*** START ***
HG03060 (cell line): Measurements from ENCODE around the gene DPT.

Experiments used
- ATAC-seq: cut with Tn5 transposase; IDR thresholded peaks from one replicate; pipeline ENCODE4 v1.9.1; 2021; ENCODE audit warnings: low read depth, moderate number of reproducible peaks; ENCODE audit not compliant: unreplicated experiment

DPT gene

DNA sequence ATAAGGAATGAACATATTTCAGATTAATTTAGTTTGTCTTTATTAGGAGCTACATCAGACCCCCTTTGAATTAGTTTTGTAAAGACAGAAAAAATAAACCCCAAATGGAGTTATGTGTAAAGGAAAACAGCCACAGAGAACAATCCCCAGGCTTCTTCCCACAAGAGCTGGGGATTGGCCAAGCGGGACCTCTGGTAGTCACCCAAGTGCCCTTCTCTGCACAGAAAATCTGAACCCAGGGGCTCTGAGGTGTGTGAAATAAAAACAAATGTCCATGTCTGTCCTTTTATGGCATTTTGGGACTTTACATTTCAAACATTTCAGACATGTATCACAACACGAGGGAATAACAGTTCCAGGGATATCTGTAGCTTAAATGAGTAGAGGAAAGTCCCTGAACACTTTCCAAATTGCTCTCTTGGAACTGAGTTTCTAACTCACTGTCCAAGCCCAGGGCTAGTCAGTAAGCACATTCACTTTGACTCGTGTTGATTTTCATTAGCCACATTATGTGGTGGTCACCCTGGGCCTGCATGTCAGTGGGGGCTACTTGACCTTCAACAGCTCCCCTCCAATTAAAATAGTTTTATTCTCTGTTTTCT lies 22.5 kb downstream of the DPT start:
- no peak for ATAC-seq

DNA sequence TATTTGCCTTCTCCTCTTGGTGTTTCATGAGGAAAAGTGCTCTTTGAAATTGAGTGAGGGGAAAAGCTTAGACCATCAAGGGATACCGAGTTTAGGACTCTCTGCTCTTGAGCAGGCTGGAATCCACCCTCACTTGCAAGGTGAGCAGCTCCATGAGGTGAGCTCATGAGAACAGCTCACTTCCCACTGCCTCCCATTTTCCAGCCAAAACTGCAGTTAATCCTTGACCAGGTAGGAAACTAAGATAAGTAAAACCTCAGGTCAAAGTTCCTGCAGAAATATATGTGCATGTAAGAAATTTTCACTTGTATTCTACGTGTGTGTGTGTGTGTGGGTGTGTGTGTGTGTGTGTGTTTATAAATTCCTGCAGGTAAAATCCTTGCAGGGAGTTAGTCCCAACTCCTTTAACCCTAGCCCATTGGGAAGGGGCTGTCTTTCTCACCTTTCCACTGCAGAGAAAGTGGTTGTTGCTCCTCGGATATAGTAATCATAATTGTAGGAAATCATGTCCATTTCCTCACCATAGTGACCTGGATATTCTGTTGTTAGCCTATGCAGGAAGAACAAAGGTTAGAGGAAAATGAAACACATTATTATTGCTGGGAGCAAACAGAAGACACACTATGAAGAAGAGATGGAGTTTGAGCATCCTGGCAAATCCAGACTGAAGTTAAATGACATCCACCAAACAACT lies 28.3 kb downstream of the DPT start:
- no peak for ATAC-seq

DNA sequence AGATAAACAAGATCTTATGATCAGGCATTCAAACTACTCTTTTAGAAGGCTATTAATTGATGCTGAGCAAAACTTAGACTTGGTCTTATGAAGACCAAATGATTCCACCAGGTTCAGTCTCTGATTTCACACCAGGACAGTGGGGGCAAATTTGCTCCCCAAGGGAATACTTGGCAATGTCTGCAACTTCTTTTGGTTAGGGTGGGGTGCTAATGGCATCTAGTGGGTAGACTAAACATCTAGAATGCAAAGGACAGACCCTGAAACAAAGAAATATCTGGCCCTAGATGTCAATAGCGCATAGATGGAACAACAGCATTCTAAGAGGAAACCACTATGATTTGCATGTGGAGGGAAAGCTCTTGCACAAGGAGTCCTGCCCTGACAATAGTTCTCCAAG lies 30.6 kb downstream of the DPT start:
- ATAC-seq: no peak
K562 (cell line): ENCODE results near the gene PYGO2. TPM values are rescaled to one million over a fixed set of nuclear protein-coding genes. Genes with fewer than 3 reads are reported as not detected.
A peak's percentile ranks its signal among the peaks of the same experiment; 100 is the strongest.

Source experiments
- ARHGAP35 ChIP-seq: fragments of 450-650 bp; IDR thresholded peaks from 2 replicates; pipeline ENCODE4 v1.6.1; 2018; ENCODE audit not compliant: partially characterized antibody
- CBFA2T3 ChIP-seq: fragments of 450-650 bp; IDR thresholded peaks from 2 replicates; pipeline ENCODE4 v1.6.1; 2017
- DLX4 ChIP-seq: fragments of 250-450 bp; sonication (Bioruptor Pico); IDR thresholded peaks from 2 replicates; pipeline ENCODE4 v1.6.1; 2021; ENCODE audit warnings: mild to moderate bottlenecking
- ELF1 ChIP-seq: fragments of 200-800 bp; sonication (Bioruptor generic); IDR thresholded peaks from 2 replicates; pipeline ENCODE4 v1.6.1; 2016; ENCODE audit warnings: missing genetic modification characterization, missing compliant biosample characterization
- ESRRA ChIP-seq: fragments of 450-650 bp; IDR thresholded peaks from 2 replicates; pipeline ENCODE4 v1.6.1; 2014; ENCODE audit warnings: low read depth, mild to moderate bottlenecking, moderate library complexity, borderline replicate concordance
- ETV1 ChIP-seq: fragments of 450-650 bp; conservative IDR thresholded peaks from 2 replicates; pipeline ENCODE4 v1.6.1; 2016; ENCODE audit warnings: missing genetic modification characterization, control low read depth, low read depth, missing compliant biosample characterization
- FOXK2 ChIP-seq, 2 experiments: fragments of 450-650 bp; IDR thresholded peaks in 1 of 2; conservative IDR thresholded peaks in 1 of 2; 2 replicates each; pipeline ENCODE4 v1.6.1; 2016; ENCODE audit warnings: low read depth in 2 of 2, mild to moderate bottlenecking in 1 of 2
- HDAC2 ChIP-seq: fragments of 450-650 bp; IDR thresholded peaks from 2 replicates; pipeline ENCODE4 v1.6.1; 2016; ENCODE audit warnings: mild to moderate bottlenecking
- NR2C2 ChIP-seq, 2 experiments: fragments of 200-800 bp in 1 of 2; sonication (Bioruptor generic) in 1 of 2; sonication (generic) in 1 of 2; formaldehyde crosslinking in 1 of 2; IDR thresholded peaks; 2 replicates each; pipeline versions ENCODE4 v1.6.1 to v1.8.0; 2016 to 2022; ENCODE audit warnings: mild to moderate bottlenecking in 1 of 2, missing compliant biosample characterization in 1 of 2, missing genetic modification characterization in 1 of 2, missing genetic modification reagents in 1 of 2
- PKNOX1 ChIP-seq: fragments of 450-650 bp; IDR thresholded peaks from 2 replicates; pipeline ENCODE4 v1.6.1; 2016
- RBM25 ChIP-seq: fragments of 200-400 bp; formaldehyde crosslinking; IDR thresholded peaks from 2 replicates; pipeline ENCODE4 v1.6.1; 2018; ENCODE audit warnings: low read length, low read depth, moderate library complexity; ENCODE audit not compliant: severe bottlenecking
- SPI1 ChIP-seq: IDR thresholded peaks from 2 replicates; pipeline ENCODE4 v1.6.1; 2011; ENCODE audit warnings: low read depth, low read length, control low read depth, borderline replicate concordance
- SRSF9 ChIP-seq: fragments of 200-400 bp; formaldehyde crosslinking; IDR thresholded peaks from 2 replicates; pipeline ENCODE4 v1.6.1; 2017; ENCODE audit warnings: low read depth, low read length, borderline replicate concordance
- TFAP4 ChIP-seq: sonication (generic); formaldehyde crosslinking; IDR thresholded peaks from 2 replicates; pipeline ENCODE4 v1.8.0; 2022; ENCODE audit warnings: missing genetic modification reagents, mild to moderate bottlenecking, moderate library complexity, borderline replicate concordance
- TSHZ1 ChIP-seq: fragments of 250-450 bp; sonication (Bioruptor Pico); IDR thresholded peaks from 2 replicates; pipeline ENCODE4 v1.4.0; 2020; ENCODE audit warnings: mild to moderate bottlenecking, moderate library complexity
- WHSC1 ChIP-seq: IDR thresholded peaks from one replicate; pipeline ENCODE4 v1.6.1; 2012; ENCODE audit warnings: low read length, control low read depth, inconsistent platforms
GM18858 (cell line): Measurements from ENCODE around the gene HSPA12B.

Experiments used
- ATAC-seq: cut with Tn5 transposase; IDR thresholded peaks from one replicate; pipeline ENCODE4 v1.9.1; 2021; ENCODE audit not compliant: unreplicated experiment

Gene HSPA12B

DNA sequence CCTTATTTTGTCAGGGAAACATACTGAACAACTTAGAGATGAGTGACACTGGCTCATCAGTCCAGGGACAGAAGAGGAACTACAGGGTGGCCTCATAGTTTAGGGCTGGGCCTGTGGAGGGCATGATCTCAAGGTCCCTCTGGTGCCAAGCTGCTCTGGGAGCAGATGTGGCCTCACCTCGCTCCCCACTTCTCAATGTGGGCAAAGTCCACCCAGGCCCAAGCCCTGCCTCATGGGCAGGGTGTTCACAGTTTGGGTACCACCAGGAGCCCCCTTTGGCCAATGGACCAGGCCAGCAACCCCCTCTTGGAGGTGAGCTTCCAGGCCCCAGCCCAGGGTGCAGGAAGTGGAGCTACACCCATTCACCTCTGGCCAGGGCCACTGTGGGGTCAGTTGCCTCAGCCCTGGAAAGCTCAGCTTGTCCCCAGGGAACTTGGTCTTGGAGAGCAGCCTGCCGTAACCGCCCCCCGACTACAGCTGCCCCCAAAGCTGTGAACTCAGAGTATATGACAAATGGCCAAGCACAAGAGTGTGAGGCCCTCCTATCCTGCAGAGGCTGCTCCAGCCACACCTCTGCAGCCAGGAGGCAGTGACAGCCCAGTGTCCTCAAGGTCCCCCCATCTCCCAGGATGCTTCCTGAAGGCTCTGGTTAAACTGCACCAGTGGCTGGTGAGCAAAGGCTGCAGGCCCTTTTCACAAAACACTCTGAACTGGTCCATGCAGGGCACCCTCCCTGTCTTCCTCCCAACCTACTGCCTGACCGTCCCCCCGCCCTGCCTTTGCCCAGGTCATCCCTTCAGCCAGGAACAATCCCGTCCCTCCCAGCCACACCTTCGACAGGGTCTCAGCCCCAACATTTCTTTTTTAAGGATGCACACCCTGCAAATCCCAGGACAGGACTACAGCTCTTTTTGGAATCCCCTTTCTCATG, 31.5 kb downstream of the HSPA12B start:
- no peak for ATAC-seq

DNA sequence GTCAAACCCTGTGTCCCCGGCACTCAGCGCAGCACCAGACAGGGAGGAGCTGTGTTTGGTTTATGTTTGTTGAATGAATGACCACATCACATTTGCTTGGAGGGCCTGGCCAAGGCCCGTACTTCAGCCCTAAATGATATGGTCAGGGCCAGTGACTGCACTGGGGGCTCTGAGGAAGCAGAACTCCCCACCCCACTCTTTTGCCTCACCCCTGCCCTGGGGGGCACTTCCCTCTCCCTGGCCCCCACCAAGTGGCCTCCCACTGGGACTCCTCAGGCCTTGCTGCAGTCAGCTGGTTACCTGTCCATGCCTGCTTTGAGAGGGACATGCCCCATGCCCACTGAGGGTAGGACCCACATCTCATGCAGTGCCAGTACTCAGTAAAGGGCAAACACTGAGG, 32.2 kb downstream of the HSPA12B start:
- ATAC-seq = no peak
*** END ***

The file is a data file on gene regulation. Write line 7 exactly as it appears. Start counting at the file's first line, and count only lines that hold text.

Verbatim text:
DNA sequence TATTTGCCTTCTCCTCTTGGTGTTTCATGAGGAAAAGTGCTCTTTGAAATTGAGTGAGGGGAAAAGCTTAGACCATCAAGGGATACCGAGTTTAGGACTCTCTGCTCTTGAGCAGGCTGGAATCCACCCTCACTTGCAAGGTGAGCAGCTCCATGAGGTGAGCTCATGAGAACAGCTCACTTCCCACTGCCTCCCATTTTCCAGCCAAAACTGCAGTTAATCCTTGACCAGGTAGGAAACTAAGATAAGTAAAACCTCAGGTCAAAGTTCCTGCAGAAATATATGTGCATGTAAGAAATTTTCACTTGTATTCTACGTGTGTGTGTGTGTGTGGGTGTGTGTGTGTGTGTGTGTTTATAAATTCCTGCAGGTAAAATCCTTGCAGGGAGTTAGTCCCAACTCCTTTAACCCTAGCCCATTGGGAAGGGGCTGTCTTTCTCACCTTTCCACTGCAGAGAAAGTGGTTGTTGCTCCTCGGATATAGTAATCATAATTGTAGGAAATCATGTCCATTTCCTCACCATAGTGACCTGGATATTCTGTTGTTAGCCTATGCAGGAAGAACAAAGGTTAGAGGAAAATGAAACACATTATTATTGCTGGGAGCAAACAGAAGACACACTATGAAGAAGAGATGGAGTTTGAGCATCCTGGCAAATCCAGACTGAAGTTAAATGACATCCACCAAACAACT lies 28.3 kb downstream of the DPT start: